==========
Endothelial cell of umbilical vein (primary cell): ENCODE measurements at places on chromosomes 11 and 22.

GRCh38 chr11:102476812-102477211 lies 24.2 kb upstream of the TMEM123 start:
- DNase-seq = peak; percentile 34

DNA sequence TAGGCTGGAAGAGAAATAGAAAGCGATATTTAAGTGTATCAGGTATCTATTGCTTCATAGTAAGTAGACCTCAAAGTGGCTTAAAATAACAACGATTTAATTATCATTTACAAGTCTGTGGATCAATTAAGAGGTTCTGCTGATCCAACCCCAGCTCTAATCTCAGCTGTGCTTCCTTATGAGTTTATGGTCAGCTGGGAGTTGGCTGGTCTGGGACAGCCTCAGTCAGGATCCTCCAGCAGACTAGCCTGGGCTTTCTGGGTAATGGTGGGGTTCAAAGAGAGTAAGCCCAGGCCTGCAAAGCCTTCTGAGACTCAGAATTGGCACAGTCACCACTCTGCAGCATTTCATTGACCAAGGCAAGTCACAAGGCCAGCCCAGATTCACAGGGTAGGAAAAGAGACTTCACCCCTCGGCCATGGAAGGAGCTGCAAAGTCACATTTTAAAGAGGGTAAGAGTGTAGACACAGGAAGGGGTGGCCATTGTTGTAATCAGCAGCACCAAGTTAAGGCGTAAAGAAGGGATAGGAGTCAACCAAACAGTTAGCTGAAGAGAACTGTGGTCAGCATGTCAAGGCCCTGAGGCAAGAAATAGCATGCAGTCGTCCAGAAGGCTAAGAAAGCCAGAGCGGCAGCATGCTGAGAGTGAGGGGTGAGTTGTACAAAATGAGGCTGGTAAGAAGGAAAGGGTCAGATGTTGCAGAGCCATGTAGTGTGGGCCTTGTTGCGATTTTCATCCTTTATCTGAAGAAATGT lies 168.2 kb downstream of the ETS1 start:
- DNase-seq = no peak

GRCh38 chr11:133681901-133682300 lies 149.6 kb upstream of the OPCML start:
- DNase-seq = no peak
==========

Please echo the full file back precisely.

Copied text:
Endothelial cell of umbilical vein (primary cell): ENCODE measurements at places on chromosomes 11 and 22.

GRCh38 chr11:102476812-102477211 lies 24.2 kb upstream of the TMEM123 start:
- DNase-seq = peak; percentile 34

DNA sequence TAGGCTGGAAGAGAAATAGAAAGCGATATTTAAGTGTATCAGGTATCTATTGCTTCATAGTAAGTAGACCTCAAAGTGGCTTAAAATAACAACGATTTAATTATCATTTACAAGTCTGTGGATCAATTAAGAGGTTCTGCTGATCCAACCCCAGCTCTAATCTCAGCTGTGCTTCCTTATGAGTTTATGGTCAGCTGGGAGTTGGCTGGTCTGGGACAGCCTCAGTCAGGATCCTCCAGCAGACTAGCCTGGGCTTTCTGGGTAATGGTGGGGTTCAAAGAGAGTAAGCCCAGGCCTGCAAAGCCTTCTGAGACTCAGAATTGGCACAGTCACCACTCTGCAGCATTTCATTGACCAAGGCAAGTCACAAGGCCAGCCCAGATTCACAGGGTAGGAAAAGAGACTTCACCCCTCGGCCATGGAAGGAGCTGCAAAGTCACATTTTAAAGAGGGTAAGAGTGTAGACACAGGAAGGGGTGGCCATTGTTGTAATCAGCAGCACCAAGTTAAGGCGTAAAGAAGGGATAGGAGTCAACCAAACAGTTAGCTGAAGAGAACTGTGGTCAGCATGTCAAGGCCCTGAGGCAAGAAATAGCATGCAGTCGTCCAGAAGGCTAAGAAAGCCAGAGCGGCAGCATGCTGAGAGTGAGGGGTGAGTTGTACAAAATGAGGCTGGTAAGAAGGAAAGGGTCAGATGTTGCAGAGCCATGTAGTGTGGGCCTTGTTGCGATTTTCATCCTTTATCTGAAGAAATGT lies 168.2 kb downstream of the ETS1 start:
- DNase-seq = no peak

GRCh38 chr11:133681901-133682300 lies 149.6 kb upstream of the OPCML start:
- DNase-seq = no peak